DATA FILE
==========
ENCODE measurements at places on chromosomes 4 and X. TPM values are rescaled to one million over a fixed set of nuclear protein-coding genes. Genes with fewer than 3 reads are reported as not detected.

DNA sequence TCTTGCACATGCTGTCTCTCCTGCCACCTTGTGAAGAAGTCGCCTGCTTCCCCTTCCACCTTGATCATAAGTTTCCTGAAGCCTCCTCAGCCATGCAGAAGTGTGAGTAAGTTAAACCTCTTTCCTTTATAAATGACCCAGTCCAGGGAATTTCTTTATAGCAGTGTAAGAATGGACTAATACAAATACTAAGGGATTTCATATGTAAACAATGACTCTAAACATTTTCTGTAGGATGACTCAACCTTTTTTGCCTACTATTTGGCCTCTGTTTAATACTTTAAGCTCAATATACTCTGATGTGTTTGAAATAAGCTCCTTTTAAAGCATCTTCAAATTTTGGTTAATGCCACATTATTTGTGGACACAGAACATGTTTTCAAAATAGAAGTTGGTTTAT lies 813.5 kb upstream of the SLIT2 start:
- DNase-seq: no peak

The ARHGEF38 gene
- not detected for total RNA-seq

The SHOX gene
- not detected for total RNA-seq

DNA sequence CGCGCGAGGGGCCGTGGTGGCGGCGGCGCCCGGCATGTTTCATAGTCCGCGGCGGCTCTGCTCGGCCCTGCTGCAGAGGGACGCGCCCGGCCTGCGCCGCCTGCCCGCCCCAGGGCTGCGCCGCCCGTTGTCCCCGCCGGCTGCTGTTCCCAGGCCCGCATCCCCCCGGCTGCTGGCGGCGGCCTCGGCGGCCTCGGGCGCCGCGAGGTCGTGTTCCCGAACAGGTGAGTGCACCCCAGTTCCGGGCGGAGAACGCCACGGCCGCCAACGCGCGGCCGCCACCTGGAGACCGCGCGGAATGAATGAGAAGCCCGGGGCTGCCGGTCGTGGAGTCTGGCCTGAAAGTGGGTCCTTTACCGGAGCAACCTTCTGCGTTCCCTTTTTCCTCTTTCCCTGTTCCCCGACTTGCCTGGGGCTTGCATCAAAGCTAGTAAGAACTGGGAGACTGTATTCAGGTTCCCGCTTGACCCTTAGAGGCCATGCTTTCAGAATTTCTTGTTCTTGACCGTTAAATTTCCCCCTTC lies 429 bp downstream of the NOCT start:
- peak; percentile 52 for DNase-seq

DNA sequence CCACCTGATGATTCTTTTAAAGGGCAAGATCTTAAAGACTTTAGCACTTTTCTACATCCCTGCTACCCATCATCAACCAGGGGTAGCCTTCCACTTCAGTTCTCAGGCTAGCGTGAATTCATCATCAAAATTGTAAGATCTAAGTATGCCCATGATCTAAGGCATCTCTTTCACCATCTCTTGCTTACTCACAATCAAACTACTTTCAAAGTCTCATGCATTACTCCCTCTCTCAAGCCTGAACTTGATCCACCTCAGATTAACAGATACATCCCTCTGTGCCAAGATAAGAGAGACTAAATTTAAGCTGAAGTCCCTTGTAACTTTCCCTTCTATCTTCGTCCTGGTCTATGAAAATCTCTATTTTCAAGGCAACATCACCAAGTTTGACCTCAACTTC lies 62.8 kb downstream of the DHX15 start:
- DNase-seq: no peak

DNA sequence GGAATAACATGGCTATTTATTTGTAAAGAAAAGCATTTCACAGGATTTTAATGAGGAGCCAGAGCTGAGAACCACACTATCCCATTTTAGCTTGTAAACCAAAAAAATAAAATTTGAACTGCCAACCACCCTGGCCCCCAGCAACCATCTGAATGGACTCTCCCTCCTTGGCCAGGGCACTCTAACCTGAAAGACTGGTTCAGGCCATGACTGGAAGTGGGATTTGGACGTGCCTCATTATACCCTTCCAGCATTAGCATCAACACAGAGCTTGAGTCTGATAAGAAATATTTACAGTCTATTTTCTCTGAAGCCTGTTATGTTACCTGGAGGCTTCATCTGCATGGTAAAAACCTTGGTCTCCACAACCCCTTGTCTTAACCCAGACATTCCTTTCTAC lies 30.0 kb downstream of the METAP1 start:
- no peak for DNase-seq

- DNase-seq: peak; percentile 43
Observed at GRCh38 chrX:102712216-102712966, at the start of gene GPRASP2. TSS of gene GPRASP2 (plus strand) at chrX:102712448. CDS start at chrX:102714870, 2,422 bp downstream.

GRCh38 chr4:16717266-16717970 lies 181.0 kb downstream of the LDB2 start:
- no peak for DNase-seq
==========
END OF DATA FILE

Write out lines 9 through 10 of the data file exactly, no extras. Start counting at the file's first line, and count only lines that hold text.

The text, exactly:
- peak; percentile 52 for DNase-seq

DNA sequence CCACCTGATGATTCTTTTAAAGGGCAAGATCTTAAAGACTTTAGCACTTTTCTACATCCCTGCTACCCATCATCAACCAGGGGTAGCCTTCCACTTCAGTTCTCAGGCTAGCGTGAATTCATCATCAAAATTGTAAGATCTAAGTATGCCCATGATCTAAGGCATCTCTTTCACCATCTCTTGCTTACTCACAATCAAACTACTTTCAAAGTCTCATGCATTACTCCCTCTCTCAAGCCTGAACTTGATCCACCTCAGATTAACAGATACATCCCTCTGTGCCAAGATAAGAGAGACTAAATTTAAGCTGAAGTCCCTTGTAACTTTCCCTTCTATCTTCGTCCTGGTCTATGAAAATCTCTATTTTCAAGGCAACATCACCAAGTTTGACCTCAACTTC lies 62.8 kb downstream of the DHX15 start: